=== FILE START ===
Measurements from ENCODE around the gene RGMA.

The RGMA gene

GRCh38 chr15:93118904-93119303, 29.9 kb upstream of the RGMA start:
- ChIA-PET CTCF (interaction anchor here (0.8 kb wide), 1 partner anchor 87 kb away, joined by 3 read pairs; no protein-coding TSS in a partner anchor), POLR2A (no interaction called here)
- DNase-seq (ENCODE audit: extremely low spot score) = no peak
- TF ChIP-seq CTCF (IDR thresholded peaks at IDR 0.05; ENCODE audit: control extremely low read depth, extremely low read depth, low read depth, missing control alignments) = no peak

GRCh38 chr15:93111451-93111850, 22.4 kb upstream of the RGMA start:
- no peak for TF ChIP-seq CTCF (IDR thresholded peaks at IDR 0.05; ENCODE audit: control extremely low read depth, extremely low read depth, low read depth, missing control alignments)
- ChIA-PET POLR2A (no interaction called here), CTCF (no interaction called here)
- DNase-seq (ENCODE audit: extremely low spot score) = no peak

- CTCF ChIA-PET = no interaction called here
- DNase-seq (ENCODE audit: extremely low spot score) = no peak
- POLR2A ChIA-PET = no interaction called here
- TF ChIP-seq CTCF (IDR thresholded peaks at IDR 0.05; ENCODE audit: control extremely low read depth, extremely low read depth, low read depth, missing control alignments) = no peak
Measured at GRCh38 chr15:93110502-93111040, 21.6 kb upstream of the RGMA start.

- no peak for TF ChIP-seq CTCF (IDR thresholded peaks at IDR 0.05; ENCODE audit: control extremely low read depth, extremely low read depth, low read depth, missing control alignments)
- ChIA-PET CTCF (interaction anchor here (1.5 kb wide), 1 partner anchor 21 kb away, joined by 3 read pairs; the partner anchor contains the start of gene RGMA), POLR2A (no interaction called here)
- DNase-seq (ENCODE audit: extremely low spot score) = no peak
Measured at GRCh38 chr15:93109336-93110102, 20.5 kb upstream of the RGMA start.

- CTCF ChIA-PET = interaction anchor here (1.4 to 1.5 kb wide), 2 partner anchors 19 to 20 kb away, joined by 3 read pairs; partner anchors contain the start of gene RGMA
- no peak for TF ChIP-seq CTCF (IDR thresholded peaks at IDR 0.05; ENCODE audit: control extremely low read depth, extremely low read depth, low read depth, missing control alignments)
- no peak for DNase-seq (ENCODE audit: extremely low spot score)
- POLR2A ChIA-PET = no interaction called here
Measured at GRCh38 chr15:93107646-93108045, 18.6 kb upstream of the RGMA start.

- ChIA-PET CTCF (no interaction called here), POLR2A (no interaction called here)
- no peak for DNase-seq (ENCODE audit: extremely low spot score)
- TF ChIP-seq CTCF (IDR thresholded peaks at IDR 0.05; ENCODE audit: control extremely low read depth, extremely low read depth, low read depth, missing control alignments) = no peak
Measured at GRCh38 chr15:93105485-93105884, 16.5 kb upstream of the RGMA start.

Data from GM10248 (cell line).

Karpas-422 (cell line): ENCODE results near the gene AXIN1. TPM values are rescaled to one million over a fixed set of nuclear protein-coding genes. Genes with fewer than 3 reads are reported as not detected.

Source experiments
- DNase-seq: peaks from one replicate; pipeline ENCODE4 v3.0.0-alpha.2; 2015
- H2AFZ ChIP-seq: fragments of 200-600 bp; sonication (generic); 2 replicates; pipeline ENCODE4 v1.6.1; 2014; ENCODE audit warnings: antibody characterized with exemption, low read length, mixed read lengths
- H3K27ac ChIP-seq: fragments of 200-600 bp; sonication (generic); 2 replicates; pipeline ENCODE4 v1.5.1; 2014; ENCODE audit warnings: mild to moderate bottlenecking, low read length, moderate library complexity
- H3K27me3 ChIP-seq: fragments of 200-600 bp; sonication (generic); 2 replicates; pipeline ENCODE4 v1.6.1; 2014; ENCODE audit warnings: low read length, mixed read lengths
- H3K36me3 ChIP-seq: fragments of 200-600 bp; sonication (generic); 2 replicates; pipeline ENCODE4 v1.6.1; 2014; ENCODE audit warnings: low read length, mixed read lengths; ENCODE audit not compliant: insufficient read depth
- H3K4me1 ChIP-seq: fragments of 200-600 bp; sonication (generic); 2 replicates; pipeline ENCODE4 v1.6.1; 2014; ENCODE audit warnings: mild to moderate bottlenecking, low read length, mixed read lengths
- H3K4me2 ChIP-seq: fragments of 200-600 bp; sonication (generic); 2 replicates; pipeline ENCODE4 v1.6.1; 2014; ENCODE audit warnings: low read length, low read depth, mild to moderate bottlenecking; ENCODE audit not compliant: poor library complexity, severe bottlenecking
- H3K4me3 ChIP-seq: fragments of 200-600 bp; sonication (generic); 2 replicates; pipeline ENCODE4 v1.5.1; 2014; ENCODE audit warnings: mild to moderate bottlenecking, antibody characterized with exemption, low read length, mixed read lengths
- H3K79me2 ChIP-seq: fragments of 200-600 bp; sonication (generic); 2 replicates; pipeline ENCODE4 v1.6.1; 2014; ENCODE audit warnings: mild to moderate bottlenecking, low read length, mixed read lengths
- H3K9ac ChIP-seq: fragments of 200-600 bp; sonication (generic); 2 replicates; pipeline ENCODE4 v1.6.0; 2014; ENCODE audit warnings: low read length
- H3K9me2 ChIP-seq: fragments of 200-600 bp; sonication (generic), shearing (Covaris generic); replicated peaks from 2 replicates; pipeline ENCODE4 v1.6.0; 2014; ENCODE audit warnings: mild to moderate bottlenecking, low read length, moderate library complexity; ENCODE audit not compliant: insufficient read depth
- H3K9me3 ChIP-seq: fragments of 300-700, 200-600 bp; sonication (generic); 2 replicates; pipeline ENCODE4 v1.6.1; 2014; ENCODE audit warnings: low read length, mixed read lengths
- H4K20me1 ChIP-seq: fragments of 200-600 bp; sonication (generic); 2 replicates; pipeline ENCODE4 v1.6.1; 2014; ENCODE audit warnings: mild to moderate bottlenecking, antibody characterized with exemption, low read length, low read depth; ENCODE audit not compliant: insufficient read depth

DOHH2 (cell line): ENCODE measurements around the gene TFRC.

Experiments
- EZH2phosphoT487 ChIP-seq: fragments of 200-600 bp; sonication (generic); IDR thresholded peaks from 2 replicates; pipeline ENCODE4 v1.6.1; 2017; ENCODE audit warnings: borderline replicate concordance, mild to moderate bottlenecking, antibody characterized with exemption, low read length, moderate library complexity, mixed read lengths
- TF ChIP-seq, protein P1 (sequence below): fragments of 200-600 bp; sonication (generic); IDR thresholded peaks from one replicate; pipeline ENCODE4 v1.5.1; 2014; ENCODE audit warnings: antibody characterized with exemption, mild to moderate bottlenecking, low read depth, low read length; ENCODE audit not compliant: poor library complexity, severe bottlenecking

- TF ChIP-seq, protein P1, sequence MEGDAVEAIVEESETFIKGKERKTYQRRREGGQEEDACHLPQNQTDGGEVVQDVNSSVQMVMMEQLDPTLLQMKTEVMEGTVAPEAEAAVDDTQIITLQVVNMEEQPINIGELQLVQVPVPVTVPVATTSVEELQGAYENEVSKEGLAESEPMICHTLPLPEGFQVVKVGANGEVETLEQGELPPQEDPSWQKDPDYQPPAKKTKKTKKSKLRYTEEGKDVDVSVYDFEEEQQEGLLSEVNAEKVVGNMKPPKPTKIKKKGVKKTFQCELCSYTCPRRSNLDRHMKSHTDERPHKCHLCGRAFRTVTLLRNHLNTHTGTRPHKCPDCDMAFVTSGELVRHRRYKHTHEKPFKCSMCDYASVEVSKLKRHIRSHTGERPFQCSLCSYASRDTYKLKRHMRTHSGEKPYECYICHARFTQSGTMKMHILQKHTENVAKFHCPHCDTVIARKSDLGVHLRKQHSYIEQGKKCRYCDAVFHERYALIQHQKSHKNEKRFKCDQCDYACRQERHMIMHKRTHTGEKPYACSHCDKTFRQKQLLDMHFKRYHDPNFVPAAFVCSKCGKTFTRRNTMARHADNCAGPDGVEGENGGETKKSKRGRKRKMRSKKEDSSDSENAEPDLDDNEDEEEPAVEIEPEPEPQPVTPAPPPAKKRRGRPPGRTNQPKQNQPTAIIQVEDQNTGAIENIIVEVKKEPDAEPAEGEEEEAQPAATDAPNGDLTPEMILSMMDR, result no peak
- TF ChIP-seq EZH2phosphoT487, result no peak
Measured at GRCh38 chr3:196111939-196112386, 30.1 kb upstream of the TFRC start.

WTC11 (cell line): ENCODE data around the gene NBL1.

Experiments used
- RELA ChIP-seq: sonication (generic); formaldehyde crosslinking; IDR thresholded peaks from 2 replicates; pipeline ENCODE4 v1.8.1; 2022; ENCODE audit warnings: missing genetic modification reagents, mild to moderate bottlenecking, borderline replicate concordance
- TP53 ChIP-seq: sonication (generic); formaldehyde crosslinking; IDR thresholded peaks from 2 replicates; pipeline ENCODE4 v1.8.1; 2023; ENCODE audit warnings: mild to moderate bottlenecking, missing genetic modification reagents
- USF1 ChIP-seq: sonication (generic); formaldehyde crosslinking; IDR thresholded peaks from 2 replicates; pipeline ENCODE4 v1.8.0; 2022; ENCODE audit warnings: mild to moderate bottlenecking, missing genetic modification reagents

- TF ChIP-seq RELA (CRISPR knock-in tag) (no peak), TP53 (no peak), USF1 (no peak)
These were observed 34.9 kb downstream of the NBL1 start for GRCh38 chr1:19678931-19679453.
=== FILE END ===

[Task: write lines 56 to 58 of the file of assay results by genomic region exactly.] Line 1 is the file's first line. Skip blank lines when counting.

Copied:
- USF1 ChIP-seq: sonication (generic); formaldehyde crosslinking; IDR thresholded peaks from 2 replicates; pipeline ENCODE4 v1.8.0; 2022; ENCODE audit warnings: mild to moderate bottlenecking, missing genetic modification reagents

- TF ChIP-seq RELA (CRISPR knock-in tag) (no peak), TP53 (no peak), USF1 (no peak)
These were observed 34.9 kb downstream of the NBL1 start for GRCh38 chr1:19678931-19679453.